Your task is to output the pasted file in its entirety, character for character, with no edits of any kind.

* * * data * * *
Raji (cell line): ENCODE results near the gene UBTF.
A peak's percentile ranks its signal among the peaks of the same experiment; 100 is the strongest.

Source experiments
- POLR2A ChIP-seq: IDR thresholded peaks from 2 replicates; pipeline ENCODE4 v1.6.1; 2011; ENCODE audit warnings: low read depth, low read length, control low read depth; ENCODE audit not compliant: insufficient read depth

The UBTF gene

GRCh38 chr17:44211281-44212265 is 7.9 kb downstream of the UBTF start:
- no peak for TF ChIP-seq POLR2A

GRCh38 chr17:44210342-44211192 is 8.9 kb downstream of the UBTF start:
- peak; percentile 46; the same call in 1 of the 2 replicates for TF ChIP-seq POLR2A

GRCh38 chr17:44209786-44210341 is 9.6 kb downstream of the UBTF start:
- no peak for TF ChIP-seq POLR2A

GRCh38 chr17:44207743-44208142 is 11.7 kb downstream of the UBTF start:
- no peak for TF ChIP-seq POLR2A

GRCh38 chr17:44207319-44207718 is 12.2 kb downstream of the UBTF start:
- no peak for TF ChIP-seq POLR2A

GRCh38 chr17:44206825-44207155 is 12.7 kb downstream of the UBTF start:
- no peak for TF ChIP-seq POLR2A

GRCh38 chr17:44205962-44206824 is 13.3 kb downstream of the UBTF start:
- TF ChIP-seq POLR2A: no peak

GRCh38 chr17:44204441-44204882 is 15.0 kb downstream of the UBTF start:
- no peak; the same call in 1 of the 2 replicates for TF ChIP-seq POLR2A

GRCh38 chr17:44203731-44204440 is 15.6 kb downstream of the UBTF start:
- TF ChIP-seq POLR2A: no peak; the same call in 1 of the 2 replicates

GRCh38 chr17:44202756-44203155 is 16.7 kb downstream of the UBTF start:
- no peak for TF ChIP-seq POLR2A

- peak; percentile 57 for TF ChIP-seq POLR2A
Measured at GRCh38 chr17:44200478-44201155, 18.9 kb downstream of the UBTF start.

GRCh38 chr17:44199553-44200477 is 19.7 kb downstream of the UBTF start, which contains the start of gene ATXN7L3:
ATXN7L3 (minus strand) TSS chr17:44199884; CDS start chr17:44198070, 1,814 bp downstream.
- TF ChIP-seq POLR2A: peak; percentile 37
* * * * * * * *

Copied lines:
Raji (cell line): ENCODE results near the gene UBTF.
A peak's percentile ranks its signal among the peaks of the same experiment; 100 is the strongest.

Source experiments
- POLR2A ChIP-seq: IDR thresholded peaks from 2 replicates; pipeline ENCODE4 v1.6.1; 2011; ENCODE audit warnings: low read depth, low read length, control low read depth; ENCODE audit not compliant: insufficient read depth

The UBTF gene

GRCh38 chr17:44211281-44212265 is 7.9 kb downstream of the UBTF start:
- no peak for TF ChIP-seq POLR2A

GRCh38 chr17:44210342-44211192 is 8.9 kb downstream of the UBTF start:
- peak; percentile 46; the same call in 1 of the 2 replicates for TF ChIP-seq POLR2A

GRCh38 chr17:44209786-44210341 is 9.6 kb downstream of the UBTF start:
- no peak for TF ChIP-seq POLR2A

GRCh38 chr17:44207743-44208142 is 11.7 kb downstream of the UBTF start:
- no peak for TF ChIP-seq POLR2A

GRCh38 chr17:44207319-44207718 is 12.2 kb downstream of the UBTF start:
- no peak for TF ChIP-seq POLR2A

GRCh38 chr17:44206825-44207155 is 12.7 kb downstream of the UBTF start:
- no peak for TF ChIP-seq POLR2A

GRCh38 chr17:44205962-44206824 is 13.3 kb downstream of the UBTF start:
- TF ChIP-seq POLR2A: no peak

GRCh38 chr17:44204441-44204882 is 15.0 kb downstream of the UBTF start:
- no peak; the same call in 1 of the 2 replicates for TF ChIP-seq POLR2A

GRCh38 chr17:44203731-44204440 is 15.6 kb downstream of the UBTF start:
- TF ChIP-seq POLR2A: no peak; the same call in 1 of the 2 replicates

GRCh38 chr17:44202756-44203155 is 16.7 kb downstream of the UBTF start:
- no peak for TF ChIP-seq POLR2A

- peak; percentile 57 for TF ChIP-seq POLR2A
Measured at GRCh38 chr17:44200478-44201155, 18.9 kb downstream of the UBTF start.

GRCh38 chr17:44199553-44200477 is 19.7 kb downstream of the UBTF start, which contains the start of gene ATXN7L3:
ATXN7L3 (minus strand) TSS chr17:44199884; CDS start chr17:44198070, 1,814 bp downstream.
- TF ChIP-seq POLR2A: peak; percentile 37